All right, so we Americans take a lot of hell for pronouncing this letter "zee", and not "zed", which we consider to be a fine Christian name for a man from deepest Appalachia, rather than a letter. I've heard that somewhere in England there is a regional dialect that agrees with us, at least to calling it "zee". Does anybody know where that dialect comes from?
what would happen if they started calling w wee?
Well, "zee" does make more sense because some of the other letters in the English alphabet are the same.
I call it a "zed" but I'm a contrarian.
WHy would anyone call it zed?That just doesn't make sense.
Yeah, just like saying "GET OFF OF ME" the extra "OF" doesn't make sense. Simply say GET OFF ME.
I don't really understand you people who say that "zed" doesn't make sense. Fine, B, D, E, and many other letters of the alphabet rhyme with "zee". But why don't we go ahead and say that f should be "fee", k should be "kee", l should be "lee", and so on?
The Americans prefer "zee" and the British prefer "zed". Neither is more rational than the other.
Also, Sesame Street is polluting British, Australian, and Canadian children with "zee, zee, zee" whilst most parents in those countries want their children to learn "zed, zed, zed". I've read on Amazon.com that "Bob the Builder", a British children's show, has been reproduced in an American accent for the American market. If that is so, why can't Sesame Street and Barney reproduce their shows in a British accent?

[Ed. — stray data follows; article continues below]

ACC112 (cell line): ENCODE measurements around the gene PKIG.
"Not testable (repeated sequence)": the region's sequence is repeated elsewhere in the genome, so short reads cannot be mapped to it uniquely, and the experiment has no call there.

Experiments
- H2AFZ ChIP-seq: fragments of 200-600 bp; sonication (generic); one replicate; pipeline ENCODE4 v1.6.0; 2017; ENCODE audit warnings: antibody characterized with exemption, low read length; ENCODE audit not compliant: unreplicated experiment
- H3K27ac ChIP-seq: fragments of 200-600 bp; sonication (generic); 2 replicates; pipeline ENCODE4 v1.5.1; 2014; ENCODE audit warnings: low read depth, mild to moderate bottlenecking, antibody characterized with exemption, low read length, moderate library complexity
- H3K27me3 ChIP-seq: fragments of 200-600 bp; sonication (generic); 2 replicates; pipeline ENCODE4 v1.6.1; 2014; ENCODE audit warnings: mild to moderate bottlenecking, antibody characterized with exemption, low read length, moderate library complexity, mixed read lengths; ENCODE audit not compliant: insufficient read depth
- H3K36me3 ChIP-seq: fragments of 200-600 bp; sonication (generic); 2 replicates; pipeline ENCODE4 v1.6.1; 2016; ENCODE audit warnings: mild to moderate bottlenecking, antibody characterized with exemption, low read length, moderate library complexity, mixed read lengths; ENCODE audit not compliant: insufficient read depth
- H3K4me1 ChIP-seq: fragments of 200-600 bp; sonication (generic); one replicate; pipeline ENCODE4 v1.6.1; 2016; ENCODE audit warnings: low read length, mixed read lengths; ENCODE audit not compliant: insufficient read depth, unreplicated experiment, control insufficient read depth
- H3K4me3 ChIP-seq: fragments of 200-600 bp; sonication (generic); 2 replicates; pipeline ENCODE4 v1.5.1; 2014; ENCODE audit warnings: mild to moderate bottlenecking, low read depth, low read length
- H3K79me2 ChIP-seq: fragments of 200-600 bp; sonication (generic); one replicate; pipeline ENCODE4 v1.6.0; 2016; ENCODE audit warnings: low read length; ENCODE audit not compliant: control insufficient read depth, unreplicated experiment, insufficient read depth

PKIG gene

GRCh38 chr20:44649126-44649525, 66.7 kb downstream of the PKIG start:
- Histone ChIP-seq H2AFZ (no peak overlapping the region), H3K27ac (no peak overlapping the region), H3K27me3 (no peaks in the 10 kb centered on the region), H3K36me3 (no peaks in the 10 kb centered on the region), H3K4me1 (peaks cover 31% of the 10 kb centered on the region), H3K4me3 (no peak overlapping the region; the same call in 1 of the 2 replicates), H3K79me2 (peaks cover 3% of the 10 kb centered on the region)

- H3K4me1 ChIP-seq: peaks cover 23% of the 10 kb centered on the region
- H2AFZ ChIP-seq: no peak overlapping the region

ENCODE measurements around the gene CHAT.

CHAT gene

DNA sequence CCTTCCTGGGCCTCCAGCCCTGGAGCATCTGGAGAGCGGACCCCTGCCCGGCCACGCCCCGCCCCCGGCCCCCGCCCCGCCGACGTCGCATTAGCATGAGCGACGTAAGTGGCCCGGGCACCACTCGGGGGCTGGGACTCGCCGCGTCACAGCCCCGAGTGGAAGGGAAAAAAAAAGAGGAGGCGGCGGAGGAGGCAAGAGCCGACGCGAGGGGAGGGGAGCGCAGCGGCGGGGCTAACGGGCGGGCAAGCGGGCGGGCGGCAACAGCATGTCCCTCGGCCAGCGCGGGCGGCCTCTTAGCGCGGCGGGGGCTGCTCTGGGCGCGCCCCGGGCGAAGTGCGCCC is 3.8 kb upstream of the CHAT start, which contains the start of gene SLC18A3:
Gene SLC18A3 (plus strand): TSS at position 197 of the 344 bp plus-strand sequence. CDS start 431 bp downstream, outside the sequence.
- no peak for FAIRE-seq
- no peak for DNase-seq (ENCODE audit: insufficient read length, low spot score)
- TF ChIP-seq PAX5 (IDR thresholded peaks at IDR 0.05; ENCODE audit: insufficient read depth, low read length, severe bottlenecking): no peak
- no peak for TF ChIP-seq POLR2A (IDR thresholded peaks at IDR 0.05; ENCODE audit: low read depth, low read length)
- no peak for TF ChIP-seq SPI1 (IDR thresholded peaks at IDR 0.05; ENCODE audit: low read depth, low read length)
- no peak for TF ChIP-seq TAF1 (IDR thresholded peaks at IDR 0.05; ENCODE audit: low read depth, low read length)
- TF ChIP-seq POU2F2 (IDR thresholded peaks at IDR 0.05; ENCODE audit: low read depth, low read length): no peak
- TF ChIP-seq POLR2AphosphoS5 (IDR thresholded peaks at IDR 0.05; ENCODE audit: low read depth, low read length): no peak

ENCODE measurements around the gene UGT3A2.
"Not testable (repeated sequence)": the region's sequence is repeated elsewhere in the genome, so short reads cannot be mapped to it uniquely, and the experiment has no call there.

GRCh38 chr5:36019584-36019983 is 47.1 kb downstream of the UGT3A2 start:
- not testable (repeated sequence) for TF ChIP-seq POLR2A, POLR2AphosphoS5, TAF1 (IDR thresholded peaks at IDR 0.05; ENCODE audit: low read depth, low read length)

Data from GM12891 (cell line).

A, bee, cee, dee, e, fee, ghee, hee, i, jee, kee, lee, mee, nee, o, pee, kwee, ree, see, tee, u, vee, wee, x, yee, zee. How crazy does that sound? it would sound really weird if all the letters had there names like that.
Thanks for teaching me a number of Eng alphabets. They're 26. I pronounce 'Z' but I follow the American pronunciation and spelling systems.
"Zed" makes alot of sense than "Zee". I'm somewhere between in British and American English. The American system for mentioning dates does not make sense at all. So I follow the British system. And same thing goes for British English, I don't like writing 'u' in humour, behaviour...etc
I do like to use the extra "u" in the words that you've mentioned since it reflects where this vocabulary came from which was the invasion of the Normans (or French whatever) and introduced these words in the English language.
Greek = zeta
French = zède
English = zed
I have no problem with zee just don't tell me it's better.
I do not think that either "zee" or "zed" is better; but there are no letters besides the British "zed" that have the same ending sound. With "zee," there are 8 other letters that have the same sound ending.
Yeah but 'funny' sounding or looking letters appear in other alphabets as well...like the French and German 'Y' , both of which do not sound at all like other letters in the alphabets. I think it's pointless that Bob the Builder should be broadcast in America in an American accent! It is as if it has to be dubbed because American children cannot understand British English!
Boy - Funnily enough, I think the American date system originates from the British system, where, when the date is written using words, the month comes first (August 3rd). But when written numerically in Britain, the day always comes first. (25/12/03)
It's tradition. It doesn't have to make sense.
A few days ago I met someone named (or called) Zed. Weird.
z changed from zed to zee. do you think w will eventually change from double-u to wee and then eventually all the letters will end in the ee sound and begin with there sound, if that happened saying the alphabet would sound really crazy.